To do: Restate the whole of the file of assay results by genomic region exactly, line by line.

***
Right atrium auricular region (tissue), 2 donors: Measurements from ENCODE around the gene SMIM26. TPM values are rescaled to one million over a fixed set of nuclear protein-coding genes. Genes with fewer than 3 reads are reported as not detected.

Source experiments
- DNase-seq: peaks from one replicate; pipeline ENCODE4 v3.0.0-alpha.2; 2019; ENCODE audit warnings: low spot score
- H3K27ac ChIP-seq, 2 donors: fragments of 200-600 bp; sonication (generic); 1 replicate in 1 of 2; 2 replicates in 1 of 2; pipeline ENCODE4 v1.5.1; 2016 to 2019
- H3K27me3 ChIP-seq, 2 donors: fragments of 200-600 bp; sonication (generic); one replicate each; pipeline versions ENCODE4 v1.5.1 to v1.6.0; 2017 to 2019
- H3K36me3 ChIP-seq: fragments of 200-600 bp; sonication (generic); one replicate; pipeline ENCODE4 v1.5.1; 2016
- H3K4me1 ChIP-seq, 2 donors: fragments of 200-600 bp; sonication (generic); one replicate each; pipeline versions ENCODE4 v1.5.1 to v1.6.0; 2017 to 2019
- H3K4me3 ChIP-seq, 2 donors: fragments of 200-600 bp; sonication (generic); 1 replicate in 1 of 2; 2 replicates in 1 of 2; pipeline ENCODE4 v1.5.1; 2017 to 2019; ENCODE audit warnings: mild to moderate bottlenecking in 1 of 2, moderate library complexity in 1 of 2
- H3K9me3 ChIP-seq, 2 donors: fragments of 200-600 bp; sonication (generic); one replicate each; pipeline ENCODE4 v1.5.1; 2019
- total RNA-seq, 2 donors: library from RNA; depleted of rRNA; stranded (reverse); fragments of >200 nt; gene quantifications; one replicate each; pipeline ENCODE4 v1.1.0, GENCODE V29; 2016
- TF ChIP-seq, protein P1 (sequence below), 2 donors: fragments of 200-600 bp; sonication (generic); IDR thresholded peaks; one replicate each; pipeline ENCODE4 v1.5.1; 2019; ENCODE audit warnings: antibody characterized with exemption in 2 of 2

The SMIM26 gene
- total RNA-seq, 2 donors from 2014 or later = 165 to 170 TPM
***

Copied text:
Right atrium auricular region (tissue), 2 donors: Measurements from ENCODE around the gene SMIM26. TPM values are rescaled to one million over a fixed set of nuclear protein-coding genes. Genes with fewer than 3 reads are reported as not detected.

Source experiments
- DNase-seq: peaks from one replicate; pipeline ENCODE4 v3.0.0-alpha.2; 2019; ENCODE audit warnings: low spot score
- H3K27ac ChIP-seq, 2 donors: fragments of 200-600 bp; sonication (generic); 1 replicate in 1 of 2; 2 replicates in 1 of 2; pipeline ENCODE4 v1.5.1; 2016 to 2019
- H3K27me3 ChIP-seq, 2 donors: fragments of 200-600 bp; sonication (generic); one replicate each; pipeline versions ENCODE4 v1.5.1 to v1.6.0; 2017 to 2019
- H3K36me3 ChIP-seq: fragments of 200-600 bp; sonication (generic); one replicate; pipeline ENCODE4 v1.5.1; 2016
- H3K4me1 ChIP-seq, 2 donors: fragments of 200-600 bp; sonication (generic); one replicate each; pipeline versions ENCODE4 v1.5.1 to v1.6.0; 2017 to 2019
- H3K4me3 ChIP-seq, 2 donors: fragments of 200-600 bp; sonication (generic); 1 replicate in 1 of 2; 2 replicates in 1 of 2; pipeline ENCODE4 v1.5.1; 2017 to 2019; ENCODE audit warnings: mild to moderate bottlenecking in 1 of 2, moderate library complexity in 1 of 2
- H3K9me3 ChIP-seq, 2 donors: fragments of 200-600 bp; sonication (generic); one replicate each; pipeline ENCODE4 v1.5.1; 2019
- total RNA-seq, 2 donors: library from RNA; depleted of rRNA; stranded (reverse); fragments of >200 nt; gene quantifications; one replicate each; pipeline ENCODE4 v1.1.0, GENCODE V29; 2016
- TF ChIP-seq, protein P1 (sequence below), 2 donors: fragments of 200-600 bp; sonication (generic); IDR thresholded peaks; one replicate each; pipeline ENCODE4 v1.5.1; 2019; ENCODE audit warnings: antibody characterized with exemption in 2 of 2

The SMIM26 gene
- total RNA-seq, 2 donors from 2014 or later = 165 to 170 TPM